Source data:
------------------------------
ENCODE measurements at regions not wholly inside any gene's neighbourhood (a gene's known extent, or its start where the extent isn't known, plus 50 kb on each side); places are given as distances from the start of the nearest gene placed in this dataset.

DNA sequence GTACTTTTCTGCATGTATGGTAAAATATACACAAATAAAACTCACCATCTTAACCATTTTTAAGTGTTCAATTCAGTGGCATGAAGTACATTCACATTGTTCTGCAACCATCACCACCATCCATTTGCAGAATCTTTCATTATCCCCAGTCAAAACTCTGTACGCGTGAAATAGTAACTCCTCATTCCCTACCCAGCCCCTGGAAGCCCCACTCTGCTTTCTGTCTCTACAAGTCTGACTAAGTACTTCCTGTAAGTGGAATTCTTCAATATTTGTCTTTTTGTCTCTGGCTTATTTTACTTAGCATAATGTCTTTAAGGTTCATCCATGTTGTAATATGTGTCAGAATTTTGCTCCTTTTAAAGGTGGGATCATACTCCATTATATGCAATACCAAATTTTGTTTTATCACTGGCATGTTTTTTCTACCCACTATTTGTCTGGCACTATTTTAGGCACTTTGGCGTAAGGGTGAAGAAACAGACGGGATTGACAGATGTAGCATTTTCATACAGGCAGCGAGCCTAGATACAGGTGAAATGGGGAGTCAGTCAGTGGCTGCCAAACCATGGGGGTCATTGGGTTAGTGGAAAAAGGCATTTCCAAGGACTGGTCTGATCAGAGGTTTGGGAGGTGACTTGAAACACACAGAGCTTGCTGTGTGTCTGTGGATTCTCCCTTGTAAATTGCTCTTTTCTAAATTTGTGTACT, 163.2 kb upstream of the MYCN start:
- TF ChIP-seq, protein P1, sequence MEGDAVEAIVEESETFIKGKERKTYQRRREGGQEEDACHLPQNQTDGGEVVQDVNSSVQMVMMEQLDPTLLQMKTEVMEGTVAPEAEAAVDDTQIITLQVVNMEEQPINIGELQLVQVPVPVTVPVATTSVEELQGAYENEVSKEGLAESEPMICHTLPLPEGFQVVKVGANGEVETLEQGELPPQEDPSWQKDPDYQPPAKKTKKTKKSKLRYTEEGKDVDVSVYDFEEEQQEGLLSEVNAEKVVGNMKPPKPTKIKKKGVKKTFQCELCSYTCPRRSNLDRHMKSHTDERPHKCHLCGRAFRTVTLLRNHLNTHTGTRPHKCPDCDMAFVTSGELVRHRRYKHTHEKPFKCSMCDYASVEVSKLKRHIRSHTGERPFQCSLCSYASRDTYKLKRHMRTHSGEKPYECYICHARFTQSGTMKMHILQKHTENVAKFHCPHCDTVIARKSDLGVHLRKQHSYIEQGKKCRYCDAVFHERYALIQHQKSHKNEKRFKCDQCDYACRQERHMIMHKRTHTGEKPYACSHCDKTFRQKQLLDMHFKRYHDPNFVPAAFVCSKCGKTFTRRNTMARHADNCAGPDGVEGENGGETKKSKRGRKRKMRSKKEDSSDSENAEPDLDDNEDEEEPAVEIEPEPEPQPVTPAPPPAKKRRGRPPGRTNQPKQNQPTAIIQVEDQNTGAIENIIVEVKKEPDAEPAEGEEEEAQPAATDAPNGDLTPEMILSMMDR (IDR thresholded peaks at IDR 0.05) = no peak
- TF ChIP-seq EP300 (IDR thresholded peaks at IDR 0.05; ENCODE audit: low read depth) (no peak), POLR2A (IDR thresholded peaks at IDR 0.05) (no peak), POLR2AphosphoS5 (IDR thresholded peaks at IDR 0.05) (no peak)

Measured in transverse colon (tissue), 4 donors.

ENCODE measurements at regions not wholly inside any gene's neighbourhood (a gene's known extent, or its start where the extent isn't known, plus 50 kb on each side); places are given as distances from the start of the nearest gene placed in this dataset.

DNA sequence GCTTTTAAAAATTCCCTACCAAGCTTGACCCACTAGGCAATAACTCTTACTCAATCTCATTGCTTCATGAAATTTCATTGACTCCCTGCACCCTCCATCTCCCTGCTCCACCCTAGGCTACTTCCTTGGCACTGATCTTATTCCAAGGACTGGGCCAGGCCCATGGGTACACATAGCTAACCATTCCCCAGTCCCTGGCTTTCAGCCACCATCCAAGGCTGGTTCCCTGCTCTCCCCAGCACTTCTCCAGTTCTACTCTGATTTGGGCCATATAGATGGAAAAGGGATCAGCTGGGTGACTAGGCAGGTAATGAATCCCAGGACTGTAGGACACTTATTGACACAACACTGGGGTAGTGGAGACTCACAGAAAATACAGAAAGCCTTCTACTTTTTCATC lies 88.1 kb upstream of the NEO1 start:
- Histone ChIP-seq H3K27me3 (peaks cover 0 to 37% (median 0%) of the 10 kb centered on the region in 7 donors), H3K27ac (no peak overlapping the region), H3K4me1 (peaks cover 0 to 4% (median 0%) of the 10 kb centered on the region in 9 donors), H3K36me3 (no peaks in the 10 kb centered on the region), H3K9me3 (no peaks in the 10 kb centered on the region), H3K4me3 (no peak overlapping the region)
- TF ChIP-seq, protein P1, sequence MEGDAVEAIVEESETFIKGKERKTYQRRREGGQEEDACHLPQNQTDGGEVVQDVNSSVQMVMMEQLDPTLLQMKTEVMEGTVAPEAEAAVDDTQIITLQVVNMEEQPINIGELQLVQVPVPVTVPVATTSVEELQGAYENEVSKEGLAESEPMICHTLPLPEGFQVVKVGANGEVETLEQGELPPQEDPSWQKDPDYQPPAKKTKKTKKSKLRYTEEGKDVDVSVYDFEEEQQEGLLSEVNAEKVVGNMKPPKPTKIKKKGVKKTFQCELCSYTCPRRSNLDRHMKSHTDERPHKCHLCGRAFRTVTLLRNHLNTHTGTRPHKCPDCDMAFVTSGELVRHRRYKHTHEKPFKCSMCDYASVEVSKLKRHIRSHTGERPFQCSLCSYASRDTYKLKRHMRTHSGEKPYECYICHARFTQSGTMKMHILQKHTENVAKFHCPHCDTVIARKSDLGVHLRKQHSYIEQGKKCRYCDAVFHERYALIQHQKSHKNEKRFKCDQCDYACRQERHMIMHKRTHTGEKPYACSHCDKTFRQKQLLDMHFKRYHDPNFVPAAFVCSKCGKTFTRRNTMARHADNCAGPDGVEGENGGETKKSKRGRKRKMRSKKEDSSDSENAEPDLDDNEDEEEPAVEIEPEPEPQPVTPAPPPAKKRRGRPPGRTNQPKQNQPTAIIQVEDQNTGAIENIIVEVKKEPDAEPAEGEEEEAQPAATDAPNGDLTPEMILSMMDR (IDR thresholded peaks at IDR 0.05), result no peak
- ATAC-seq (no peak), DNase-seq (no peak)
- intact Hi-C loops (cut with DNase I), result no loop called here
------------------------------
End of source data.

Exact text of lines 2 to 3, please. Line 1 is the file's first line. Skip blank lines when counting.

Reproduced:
DNA sequence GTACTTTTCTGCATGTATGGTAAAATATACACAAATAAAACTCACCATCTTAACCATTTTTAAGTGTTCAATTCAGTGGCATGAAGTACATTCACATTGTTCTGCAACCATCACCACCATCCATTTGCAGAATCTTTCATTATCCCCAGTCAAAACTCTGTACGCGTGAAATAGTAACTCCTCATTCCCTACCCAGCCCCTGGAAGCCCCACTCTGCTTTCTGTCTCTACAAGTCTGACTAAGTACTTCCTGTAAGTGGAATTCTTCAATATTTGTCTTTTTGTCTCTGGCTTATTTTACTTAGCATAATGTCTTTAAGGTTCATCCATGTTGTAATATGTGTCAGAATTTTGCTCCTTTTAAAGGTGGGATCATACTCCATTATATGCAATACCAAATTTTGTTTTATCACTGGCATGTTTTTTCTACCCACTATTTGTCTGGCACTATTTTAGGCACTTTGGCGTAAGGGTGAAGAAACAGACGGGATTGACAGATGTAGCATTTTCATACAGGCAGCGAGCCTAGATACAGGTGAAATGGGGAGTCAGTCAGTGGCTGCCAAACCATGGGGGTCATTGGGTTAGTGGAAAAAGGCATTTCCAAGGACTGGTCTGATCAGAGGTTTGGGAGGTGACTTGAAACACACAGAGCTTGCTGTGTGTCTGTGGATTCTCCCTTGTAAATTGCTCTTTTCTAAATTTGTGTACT, 163.2 kb upstream of the MYCN start:
- TF ChIP-seq, protein P1, sequence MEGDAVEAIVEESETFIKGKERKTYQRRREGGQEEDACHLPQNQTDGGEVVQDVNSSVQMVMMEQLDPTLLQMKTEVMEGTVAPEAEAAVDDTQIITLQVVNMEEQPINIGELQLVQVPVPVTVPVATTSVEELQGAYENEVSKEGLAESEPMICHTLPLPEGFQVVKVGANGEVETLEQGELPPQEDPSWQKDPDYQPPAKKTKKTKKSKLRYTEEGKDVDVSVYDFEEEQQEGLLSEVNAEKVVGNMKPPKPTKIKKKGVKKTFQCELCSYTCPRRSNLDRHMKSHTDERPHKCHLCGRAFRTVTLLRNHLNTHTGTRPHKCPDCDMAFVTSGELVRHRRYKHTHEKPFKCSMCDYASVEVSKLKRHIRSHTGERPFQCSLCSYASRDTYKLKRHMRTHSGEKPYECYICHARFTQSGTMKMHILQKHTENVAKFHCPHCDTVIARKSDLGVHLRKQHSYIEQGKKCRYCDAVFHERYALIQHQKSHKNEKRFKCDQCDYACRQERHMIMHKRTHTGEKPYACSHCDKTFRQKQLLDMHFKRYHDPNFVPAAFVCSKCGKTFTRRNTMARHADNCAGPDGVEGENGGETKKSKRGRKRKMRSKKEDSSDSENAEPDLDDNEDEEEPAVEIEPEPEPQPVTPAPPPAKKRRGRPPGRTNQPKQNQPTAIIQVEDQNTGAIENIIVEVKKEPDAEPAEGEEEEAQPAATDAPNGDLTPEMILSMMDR (IDR thresholded peaks at IDR 0.05) = no peak